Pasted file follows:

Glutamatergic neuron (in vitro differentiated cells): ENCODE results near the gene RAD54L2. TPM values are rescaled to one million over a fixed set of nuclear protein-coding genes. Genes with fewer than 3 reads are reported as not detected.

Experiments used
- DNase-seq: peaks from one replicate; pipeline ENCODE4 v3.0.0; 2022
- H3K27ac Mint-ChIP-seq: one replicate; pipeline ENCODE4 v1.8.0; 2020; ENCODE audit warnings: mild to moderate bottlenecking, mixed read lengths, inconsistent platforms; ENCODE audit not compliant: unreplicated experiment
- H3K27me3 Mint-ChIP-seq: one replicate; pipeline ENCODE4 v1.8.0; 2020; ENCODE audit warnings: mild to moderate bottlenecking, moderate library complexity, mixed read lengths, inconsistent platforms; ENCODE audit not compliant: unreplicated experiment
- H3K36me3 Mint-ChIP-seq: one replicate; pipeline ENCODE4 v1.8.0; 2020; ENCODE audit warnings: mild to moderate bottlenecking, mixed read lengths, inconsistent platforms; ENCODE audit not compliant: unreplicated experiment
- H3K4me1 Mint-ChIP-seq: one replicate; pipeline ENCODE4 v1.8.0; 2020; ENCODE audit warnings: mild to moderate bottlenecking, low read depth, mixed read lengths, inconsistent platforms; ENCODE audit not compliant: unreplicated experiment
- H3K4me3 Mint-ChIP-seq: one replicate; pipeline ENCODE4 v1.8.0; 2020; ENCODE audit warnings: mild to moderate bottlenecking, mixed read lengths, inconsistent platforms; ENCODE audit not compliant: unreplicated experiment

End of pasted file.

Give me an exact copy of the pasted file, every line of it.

Glutamatergic neuron (in vitro differentiated cells): ENCODE results near the gene RAD54L2. TPM values are rescaled to one million over a fixed set of nuclear protein-coding genes. Genes with fewer than 3 reads are reported as not detected.

Experiments used
- DNase-seq: peaks from one replicate; pipeline ENCODE4 v3.0.0; 2022
- H3K27ac Mint-ChIP-seq: one replicate; pipeline ENCODE4 v1.8.0; 2020; ENCODE audit warnings: mild to moderate bottlenecking, mixed read lengths, inconsistent platforms; ENCODE audit not compliant: unreplicated experiment
- H3K27me3 Mint-ChIP-seq: one replicate; pipeline ENCODE4 v1.8.0; 2020; ENCODE audit warnings: mild to moderate bottlenecking, moderate library complexity, mixed read lengths, inconsistent platforms; ENCODE audit not compliant: unreplicated experiment
- H3K36me3 Mint-ChIP-seq: one replicate; pipeline ENCODE4 v1.8.0; 2020; ENCODE audit warnings: mild to moderate bottlenecking, mixed read lengths, inconsistent platforms; ENCODE audit not compliant: unreplicated experiment
- H3K4me1 Mint-ChIP-seq: one replicate; pipeline ENCODE4 v1.8.0; 2020; ENCODE audit warnings: mild to moderate bottlenecking, low read depth, mixed read lengths, inconsistent platforms; ENCODE audit not compliant: unreplicated experiment
- H3K4me3 Mint-ChIP-seq: one replicate; pipeline ENCODE4 v1.8.0; 2020; ENCODE audit warnings: mild to moderate bottlenecking, mixed read lengths, inconsistent platforms; ENCODE audit not compliant: unreplicated experiment